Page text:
More than the utilitarian function of architecture, Abbadia’s Gothic aims to stimulate the visitor’s imagination. Further, it invites him to a mystic introspection, to a trip in a dreamlike medieval world in harmony with nature.


The political refugee of History


The importance of the imaginary highlights a deep moral discomfort and testifies to a will to escape from contemporary society. As suggested above, d’Abbadie was influenced crucially by his ancestors’ stories. He considered that the nineteenth century was a period of immorality, of ‘lâcheté morale’ [moral cowardice], according to his words.[22] He strongly denied the French Revolution’s social and political heritage, especially the abolition of the privileges of the nobility, and the sidelining of the clergy. He therefore claimed his legitimist commitment by denigrating Napoleon III’s politics in spite of his youthful connections with the emperor. The two men had met in 1836 during a crossing of the Atlantic Ocean, on a ship  conveying d’Abbadie to his first scientific mission to Brazil and the future emperor’s place of exile following his failed coup d’état in Strasbourg[23]. In spite of the friendship born during this crossing, d’Abbadie was against the new Bonapartism and adhered to the Ultramontanist factions of religious conservatism. He blindly trusted the Pope’s authority, an ideological position which was marginal even in his own social background[24].

The deep reasons for these engagements are to be located in the decline and historical trauma that his family had undergone. Under the Ancien Régime, his paternal ascendance transmitted from generation to generation a social function named ‘abbé laïc’ - which can be translated as ‘secular abbot’ – which appeared between the tenth and the twelfth centuries. The ‘abbé laïc’ was generally an influential and rich individual who was attached to a parish. His status derived from his position as main sponsor of his parish, which thus allowed him the privileges to build his house near the church, to participate in the election of the priest, and to be buried in the church’s sanctuary[25]. Despite this important local function, the d’Abbadies, who were native to the village of Arrast in the inland and mountainous Basque country, came from the circle of modest landlords. But throughout his life, and like some other counterrevolutionaries, d’Abbadie vainly looked for clues of a potential – or dreamt – ascent to the great nobility. On account of this failure, he finally exhibited in his castle his wife’s lineage which undoubtedly was much nobler than his own. That is why most of Abbadia’s coats of arms are those of Virginie d’Abbadie’s ancestors (fig. 16), dating back over seven generations[26]. To find them, in a quite scientific approach, d’Abbadie had done a good deal of genealogical research because he needed to anchor these decorative elements - figuring his model of the universal ideal – in an authentic reality. Thus he made recompense for the affronts the French Revolution had made to his family and that of his wife by building his personal ideal world, even choosing his burial place in the crypt of his chapel, imitating the tradition of his ancestors.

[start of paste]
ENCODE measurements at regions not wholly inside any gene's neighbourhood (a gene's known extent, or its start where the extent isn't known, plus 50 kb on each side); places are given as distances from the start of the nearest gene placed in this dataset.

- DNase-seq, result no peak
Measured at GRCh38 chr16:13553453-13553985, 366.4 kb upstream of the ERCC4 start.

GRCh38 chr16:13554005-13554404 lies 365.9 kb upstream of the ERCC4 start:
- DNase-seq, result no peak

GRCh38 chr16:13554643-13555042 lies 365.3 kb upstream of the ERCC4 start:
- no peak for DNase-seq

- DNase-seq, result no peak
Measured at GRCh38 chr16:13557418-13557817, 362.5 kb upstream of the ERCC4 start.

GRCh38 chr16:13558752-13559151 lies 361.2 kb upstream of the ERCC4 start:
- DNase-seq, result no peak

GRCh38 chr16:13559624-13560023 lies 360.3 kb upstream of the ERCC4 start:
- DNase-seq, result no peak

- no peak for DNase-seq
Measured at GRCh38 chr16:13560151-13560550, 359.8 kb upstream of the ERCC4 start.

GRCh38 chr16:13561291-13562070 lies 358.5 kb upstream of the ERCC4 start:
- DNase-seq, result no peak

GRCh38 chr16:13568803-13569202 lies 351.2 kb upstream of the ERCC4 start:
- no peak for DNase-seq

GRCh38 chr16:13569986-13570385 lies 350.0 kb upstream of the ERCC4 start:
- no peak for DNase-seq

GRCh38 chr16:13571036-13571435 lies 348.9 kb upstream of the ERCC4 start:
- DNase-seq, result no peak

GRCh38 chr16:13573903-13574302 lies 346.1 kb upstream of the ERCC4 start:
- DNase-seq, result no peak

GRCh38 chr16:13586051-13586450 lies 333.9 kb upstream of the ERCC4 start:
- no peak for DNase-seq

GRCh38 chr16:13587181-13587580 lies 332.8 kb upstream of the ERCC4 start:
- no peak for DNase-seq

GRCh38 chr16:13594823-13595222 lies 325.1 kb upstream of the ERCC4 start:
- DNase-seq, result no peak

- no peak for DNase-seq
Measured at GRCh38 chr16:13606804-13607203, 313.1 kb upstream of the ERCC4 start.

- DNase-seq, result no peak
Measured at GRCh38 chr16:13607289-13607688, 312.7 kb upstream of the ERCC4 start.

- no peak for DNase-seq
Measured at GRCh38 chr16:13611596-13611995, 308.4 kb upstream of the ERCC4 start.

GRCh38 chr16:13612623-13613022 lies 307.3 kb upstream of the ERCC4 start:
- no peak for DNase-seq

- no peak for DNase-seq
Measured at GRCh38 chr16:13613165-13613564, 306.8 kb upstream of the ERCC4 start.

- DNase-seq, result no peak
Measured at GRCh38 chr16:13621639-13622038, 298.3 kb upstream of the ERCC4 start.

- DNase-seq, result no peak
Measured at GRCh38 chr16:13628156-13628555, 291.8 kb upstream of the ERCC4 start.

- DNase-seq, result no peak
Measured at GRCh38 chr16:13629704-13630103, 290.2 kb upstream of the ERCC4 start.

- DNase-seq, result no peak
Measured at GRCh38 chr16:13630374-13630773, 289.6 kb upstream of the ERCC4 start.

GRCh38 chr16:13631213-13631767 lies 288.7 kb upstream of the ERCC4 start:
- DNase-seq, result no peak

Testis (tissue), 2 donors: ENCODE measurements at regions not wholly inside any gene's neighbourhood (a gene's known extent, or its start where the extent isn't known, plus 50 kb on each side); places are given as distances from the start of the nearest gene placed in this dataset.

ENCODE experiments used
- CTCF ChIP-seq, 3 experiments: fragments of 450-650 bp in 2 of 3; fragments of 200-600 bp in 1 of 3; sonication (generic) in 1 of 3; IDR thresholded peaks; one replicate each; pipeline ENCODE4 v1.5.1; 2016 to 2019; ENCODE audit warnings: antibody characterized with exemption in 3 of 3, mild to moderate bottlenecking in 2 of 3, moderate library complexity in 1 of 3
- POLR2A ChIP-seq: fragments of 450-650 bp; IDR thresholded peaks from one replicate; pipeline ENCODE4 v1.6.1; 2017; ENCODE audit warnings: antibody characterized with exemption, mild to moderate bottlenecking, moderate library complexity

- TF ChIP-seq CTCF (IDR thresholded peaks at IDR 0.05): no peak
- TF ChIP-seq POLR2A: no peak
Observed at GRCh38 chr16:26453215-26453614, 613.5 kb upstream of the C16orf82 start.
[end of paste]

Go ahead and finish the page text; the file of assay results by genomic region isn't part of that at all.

Furthermore, d’Abbadie’s society model was founded on the archaic notions of the code of honour and Christian devotion, which he considered as his family heritage and custom. This led him to break off his relations with his two brothers – Arnaud and Charles – for  what he perceived as their disrespect for this strict traditional ethics. By choosing the Gothic revival style, he particularly erected two aesthetic elements that literarily inhabited the immediate landscape and had a deep symbolic meaning: the dungeon and the bell-tower (fig.17). In this manner he materially claimed his political and philosophical vision of society which was dominated by feudal lords and ecclesiastical power.